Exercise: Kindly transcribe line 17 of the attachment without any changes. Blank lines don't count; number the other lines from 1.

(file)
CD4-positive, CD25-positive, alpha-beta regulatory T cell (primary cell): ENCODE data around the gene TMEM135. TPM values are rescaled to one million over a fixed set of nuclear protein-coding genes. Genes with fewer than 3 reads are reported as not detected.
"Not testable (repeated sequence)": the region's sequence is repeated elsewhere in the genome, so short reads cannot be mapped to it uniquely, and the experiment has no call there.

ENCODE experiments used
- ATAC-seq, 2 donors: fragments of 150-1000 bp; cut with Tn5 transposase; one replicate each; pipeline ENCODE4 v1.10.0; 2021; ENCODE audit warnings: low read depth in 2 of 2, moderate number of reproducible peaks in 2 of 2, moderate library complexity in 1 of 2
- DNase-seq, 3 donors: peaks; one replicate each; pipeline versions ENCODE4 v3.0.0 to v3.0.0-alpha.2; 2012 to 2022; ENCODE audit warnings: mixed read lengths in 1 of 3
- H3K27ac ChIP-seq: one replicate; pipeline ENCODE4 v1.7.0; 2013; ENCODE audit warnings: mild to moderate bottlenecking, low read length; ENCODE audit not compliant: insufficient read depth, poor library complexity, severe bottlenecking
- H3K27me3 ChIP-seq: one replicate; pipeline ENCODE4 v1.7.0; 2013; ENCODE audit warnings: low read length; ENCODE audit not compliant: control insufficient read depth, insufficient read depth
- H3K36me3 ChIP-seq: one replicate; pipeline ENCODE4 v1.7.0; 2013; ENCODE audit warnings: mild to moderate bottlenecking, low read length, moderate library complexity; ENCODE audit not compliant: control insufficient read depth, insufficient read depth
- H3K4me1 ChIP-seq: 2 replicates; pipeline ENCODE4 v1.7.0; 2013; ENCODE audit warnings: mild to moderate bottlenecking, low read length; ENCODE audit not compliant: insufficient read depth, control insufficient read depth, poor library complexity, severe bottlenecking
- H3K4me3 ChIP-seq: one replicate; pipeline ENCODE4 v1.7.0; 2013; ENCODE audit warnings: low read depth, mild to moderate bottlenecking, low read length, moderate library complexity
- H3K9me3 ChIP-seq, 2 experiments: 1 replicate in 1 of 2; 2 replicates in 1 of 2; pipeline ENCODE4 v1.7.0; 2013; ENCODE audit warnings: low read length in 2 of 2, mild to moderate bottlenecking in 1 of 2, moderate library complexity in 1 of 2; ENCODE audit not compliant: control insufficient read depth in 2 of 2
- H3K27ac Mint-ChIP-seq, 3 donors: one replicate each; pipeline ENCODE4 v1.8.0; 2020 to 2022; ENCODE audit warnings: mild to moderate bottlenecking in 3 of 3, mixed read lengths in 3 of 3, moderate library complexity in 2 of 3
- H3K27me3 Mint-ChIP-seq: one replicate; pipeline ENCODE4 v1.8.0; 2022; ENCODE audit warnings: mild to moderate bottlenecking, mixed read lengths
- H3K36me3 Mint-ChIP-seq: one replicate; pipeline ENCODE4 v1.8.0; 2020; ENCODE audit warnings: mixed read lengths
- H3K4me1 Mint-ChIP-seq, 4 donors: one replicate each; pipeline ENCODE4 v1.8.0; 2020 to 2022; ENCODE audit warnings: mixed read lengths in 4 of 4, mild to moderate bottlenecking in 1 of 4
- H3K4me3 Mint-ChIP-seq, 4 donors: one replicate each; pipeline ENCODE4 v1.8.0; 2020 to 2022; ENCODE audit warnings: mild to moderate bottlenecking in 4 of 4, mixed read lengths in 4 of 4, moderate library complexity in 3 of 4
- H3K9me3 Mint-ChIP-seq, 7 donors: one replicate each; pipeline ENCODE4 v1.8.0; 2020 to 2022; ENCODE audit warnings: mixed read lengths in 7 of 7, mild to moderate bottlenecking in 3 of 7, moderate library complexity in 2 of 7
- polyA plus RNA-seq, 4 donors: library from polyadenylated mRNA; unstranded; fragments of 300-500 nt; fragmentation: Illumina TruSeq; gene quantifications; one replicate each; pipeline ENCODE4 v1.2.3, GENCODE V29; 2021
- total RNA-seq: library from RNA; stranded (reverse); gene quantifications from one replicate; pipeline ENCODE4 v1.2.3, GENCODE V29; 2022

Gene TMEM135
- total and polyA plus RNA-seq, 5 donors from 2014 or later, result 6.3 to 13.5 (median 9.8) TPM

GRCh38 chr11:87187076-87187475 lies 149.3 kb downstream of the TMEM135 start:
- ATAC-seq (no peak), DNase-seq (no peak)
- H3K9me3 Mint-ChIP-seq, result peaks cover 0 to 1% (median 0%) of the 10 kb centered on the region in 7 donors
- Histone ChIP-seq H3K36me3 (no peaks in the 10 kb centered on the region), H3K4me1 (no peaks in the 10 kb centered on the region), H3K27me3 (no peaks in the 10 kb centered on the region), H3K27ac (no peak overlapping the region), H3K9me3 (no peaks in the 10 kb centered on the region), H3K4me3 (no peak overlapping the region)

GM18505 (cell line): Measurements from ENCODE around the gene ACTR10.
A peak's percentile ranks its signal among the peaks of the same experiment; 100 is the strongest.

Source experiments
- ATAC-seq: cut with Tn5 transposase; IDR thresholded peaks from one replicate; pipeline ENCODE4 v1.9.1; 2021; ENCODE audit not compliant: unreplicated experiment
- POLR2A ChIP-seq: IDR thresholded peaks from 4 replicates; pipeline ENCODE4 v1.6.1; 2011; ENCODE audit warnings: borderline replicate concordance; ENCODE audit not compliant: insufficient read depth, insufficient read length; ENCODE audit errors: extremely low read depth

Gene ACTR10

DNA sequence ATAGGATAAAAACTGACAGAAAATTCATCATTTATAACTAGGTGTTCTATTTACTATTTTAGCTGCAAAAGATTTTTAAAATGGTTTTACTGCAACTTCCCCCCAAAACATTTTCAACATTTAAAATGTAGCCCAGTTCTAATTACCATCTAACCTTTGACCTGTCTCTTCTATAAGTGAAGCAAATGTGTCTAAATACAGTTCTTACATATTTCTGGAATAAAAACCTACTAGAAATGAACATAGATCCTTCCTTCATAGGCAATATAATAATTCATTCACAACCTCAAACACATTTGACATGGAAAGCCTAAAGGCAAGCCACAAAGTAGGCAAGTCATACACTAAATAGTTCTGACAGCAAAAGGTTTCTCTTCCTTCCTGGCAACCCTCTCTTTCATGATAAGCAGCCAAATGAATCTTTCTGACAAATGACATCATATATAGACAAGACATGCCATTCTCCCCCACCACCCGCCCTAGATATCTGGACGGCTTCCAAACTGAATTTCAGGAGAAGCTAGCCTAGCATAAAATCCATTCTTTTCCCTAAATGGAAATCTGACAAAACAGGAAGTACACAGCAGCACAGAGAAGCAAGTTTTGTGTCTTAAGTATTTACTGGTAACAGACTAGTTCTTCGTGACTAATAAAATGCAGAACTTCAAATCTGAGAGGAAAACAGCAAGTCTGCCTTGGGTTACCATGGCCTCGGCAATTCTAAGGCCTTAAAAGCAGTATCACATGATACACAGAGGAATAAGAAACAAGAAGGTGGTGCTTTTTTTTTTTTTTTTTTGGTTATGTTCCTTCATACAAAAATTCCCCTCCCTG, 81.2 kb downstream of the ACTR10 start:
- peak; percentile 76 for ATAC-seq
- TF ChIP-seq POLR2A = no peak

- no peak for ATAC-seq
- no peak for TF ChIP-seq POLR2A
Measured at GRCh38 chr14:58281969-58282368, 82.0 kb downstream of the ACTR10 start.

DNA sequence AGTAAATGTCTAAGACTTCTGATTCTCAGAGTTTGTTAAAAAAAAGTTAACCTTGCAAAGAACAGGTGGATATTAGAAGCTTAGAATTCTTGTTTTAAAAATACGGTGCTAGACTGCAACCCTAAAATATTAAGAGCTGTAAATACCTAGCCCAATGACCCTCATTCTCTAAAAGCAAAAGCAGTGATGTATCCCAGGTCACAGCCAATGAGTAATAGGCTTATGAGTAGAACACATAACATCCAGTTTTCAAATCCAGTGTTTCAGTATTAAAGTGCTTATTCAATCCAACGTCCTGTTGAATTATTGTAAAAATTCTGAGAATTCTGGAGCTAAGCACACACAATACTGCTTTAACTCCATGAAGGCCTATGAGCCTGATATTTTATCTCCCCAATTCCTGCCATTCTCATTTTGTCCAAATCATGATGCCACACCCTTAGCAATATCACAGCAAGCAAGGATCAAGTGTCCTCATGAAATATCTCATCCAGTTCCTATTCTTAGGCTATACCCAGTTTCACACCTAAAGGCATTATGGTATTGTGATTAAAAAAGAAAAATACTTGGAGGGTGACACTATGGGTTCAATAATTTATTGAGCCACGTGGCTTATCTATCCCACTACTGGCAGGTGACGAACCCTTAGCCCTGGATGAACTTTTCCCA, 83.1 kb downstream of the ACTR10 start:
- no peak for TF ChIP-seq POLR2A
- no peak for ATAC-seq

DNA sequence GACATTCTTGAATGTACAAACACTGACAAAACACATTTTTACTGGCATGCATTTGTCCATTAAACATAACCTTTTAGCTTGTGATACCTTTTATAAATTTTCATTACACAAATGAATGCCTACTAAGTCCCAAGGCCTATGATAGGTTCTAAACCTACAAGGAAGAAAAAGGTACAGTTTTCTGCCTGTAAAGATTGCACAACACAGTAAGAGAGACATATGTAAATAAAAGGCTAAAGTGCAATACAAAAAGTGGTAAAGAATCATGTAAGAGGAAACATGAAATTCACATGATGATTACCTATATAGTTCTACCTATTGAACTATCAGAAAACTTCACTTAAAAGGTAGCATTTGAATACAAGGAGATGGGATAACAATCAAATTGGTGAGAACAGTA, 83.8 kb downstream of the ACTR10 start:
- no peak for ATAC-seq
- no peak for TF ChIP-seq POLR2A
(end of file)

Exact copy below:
- H3K9me3 Mint-ChIP-seq, 7 donors: one replicate each; pipeline ENCODE4 v1.8.0; 2020 to 2022; ENCODE audit warnings: mixed read lengths in 7 of 7, mild to moderate bottlenecking in 3 of 7, moderate library complexity in 2 of 7